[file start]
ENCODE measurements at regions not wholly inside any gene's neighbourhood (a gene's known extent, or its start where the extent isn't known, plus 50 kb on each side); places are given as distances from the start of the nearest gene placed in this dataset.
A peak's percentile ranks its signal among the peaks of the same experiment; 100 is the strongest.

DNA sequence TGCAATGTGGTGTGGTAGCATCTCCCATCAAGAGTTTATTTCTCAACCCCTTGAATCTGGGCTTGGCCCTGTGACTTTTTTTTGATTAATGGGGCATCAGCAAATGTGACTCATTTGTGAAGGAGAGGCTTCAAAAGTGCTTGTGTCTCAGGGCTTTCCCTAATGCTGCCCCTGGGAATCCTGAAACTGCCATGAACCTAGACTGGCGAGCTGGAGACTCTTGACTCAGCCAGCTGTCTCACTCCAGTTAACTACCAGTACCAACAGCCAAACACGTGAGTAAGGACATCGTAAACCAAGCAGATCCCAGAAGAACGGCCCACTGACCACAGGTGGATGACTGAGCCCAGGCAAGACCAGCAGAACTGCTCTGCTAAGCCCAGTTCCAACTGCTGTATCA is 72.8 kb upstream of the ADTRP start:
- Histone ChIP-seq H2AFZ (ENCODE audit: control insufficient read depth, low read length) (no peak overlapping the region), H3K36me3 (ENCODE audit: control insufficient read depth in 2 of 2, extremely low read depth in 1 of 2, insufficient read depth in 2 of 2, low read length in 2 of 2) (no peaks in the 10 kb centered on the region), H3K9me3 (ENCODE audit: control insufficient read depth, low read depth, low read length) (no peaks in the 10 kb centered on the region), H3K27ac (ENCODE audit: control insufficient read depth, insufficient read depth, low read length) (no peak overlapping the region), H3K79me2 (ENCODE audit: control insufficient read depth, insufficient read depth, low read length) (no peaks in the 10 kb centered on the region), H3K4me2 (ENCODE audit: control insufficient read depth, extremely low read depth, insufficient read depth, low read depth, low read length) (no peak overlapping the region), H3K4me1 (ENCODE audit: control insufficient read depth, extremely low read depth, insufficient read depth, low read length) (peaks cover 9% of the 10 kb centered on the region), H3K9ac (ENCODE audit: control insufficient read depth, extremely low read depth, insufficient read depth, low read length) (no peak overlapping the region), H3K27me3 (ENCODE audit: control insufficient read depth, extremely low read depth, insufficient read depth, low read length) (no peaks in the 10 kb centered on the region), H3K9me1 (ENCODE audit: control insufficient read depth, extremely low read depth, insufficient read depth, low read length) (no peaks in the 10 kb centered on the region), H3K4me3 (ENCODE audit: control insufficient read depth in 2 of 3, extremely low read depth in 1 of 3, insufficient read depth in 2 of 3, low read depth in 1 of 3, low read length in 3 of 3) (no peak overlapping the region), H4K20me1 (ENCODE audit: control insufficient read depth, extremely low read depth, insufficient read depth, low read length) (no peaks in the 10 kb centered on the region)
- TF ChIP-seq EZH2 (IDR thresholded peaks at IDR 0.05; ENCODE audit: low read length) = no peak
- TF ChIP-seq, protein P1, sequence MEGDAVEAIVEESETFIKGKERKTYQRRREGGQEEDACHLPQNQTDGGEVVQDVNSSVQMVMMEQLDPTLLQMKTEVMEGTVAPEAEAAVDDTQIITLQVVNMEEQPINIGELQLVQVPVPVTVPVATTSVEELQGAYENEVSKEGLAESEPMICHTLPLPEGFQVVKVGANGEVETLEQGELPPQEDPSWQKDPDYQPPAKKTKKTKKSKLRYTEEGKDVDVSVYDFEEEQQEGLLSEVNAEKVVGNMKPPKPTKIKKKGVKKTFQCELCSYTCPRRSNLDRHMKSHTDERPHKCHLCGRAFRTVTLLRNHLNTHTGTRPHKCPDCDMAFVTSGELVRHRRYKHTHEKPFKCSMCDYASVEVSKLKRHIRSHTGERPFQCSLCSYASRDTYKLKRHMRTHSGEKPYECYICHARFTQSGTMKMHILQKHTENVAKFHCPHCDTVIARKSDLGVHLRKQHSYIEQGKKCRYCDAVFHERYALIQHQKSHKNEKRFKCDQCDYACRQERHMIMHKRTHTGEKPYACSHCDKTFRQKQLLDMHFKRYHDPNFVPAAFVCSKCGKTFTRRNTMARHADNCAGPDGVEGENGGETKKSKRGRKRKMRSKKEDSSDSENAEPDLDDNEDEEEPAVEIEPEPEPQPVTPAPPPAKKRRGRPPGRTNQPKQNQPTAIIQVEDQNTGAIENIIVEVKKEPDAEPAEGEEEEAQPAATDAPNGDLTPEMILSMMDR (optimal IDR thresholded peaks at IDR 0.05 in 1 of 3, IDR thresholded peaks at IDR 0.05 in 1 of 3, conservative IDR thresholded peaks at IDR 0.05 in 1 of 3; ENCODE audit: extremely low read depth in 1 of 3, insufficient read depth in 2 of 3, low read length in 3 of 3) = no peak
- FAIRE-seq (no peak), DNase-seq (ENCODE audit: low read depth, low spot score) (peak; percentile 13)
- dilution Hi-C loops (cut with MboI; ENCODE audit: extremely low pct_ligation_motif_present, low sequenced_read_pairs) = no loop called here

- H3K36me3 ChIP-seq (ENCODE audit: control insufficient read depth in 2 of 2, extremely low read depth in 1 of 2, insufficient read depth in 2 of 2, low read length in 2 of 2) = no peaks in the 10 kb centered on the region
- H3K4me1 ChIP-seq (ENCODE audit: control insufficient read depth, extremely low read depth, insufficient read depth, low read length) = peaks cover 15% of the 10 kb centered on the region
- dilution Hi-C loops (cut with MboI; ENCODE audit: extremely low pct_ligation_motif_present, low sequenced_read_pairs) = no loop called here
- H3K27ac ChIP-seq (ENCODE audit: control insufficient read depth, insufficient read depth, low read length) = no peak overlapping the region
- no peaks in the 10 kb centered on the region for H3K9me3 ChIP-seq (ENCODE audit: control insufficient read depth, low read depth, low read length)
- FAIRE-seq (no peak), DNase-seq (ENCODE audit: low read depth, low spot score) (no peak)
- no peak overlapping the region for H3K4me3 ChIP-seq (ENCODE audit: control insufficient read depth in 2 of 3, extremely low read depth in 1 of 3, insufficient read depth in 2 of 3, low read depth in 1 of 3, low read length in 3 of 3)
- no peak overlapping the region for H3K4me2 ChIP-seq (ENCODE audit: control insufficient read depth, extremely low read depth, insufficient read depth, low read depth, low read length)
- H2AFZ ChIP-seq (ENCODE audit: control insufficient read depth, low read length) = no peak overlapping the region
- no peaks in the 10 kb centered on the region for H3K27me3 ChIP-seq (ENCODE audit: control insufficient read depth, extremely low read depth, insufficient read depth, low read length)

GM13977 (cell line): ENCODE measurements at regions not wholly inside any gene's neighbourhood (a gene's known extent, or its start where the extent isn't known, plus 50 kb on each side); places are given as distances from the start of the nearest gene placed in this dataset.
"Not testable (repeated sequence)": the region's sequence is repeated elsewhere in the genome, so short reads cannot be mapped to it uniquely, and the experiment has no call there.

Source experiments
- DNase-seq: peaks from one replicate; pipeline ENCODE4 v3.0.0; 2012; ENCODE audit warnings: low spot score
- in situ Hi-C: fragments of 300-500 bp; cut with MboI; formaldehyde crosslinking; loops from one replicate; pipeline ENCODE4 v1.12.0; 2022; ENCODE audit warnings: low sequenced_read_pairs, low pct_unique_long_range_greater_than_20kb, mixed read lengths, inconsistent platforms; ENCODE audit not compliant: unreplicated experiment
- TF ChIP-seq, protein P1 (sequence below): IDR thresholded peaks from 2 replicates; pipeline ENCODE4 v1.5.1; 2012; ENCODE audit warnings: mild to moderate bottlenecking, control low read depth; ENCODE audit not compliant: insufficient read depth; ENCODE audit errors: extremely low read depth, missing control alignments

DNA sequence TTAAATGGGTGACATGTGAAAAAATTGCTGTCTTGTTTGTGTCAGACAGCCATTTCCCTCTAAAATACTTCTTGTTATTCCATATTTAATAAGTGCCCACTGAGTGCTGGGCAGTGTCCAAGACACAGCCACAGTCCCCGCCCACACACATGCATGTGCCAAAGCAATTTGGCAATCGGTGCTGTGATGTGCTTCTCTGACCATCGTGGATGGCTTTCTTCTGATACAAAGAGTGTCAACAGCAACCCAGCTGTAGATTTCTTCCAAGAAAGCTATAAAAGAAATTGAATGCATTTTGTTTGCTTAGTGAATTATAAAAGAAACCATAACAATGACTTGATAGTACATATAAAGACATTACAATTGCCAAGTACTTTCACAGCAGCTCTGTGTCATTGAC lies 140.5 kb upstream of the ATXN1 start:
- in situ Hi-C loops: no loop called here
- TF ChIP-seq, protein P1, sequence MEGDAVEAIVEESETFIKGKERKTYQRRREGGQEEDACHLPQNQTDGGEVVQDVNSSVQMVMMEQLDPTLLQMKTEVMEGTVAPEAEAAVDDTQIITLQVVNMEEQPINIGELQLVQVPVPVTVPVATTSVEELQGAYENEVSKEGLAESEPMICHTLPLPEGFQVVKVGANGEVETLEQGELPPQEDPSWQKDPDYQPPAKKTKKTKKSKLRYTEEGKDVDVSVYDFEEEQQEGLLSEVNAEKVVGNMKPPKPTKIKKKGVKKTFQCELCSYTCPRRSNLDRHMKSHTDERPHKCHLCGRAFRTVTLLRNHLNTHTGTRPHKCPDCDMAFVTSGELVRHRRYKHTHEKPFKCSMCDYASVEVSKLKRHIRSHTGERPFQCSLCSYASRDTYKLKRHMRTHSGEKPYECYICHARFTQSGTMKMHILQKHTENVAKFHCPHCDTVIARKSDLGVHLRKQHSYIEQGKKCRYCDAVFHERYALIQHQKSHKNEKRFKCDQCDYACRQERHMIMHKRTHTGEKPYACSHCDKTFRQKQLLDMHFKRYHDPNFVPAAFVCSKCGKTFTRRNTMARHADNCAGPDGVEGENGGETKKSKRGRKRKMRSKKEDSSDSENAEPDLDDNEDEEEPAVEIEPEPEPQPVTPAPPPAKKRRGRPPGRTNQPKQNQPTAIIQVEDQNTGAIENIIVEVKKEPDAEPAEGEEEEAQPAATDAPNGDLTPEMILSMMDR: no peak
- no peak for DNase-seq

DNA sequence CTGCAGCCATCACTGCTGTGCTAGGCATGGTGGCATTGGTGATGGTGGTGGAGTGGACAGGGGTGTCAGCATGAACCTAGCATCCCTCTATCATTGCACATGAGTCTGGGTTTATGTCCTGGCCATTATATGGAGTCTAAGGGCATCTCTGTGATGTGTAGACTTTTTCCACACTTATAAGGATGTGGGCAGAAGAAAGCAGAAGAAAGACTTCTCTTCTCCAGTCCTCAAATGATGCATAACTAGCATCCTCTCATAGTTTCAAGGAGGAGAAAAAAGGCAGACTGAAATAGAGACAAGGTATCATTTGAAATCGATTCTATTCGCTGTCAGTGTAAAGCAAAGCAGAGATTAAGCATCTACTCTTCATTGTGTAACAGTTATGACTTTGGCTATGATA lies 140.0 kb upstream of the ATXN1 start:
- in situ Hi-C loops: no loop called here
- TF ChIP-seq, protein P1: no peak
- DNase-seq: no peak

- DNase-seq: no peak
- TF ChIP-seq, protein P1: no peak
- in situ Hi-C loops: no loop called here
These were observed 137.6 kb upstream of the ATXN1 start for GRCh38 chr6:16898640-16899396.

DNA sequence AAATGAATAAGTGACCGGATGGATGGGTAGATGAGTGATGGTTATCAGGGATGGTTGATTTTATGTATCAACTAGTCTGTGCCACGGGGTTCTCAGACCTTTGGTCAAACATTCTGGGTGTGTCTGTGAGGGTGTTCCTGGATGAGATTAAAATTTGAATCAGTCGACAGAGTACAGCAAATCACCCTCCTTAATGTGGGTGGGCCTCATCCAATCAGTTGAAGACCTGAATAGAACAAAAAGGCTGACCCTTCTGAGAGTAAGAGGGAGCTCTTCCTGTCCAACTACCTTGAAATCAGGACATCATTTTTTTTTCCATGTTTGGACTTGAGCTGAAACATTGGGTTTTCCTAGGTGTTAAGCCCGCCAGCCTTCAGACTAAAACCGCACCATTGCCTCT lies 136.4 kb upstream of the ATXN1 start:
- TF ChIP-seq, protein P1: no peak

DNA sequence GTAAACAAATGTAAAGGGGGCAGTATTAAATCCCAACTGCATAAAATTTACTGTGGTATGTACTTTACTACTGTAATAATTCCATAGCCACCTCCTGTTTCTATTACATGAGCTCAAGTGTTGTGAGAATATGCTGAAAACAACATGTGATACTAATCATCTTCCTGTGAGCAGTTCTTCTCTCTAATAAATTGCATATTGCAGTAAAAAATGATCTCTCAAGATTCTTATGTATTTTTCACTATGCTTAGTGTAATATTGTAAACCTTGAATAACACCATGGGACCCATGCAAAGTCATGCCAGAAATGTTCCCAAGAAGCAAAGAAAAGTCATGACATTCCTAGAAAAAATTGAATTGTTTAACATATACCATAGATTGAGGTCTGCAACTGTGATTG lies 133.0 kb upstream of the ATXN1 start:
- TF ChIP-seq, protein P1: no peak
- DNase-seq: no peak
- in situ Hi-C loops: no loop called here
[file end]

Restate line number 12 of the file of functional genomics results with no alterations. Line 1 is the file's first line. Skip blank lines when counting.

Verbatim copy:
- H3K27ac ChIP-seq (ENCODE audit: control insufficient read depth, insufficient read depth, low read length) = no peak overlapping the region